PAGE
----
Movie musical clash: Jewison vs. Zappa

By Henry Mietkiewicz

The Varsity, 8 December 1971

Two movies are currently drawing big Toronto audiences. Both are from United Artists. Both are musicals. But here the similarity ends. While Norman Jewison has filmed Fiddler on the Roof along traditional lines and succeeded, Frank Zappa has attempted in 200 Motels to disassociate himself entirely from custom and failed.

Whether or not schmaltz like Fiddler appeals to you is simply a matter of taste. You may not prefer its strict adherence to classical movie-musical formulas. You may find it unnatural for the story to suddenly grind to a halt while a certain character pours his heart out in song. But, like it or not, Fiddler works. Led by the sly and powerful Chaim Topol as Tevye the Milkman, the entire cast turns in colorful and honest performances.

The set design and costuming in Fiddler deserve a special note of merit. Not even the smallest details have been overlooked by Jewison and company in the reconstruction of a poor, 19th century Russian village. All the actors, whether Jewish or not, understand their parts perfectly and go through the movements of religious custom with assurance and ease.

Forget the music for a while and judge Fiddler solely on the basis of acting and film technique. The wedding of the first daughter and Tevye's initial rejection of his third daughter are especially moving. The humor is also first-rate, particularly in Tevye's sizing up of his first son-in-law and in his attempts to marry off his daughter for a good price to a wealthy butcher. All through the film the photography never intrudes upon the action, giving instead a clear look at the hustle-bustle of the town of Anatevka and the effects of the seasons upon the villagers.

200 Motels, on the other hand, is a shapeless mess. Again, prejudices against the music must be dropped. But doing to only underlines the fact that the songs are covering up for a story-line that is quickly overworked and for musicians who fancy themselves actors. If your tastes tend towards The Mothers of Invention, fine and dandy; buy the soundtrack of this film and don't waste your time and money on the visuals.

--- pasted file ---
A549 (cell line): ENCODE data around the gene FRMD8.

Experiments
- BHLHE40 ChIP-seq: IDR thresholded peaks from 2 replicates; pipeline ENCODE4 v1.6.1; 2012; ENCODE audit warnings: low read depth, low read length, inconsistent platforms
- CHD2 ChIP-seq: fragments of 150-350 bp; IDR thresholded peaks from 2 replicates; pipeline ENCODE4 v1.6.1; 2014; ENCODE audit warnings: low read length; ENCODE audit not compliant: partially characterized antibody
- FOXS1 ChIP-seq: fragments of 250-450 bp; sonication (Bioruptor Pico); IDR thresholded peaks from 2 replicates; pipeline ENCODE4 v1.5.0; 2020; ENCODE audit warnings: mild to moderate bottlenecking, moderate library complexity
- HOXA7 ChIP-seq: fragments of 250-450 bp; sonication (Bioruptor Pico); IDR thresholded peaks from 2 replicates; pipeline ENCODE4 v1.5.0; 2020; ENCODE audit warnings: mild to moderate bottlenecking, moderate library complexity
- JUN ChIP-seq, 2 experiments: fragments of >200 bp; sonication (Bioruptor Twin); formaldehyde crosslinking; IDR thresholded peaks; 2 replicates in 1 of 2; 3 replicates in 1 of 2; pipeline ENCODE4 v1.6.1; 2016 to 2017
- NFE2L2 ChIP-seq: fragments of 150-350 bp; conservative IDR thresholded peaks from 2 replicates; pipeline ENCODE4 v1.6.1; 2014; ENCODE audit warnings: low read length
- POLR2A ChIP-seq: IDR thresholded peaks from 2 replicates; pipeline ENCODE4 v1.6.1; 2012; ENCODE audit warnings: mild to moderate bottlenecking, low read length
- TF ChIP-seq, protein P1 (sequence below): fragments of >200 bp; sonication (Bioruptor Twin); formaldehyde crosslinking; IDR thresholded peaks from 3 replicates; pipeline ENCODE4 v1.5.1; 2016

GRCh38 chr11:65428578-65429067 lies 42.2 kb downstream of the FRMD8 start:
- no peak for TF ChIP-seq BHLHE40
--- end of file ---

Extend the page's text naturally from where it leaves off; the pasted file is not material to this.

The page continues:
In this flick Zappa attempts to let his fans gain some insight into the problems of taking a rock group on tour. A series of more or less connected episodes deal with drugs, egotistic band members, redneck towns and groupies. But once you've gotten over the thrill of actually seeing the Mothers walking and talking and generally goofing around, the film begins to wither.

Only two things make 200 Motels worthy of mention at all. The first is Ringo Starr who plays Larry the Dwarf, but is made up to resemble Zappa. Despite short and infrequent appearances, Starr manages to brighten up the proceedings and add a touch of seriousness or insanity (as the case may be) without the amateurishness or hamming of the rest of the participants. Also worth mentioning isa an incredibly funny 10-minute animation sequence which, on its own, is the best short subject of the year.

Seeing 200 Motels will provide you with the usual experience of hearing hardened freaks snickering at the word "penis" like adolescents who have sneaked info their first Restricted movie and heard "hell" mentioned onscreen. But if it's the film itself you are interested in, Fiddler on the Roof is an infinitely better musical.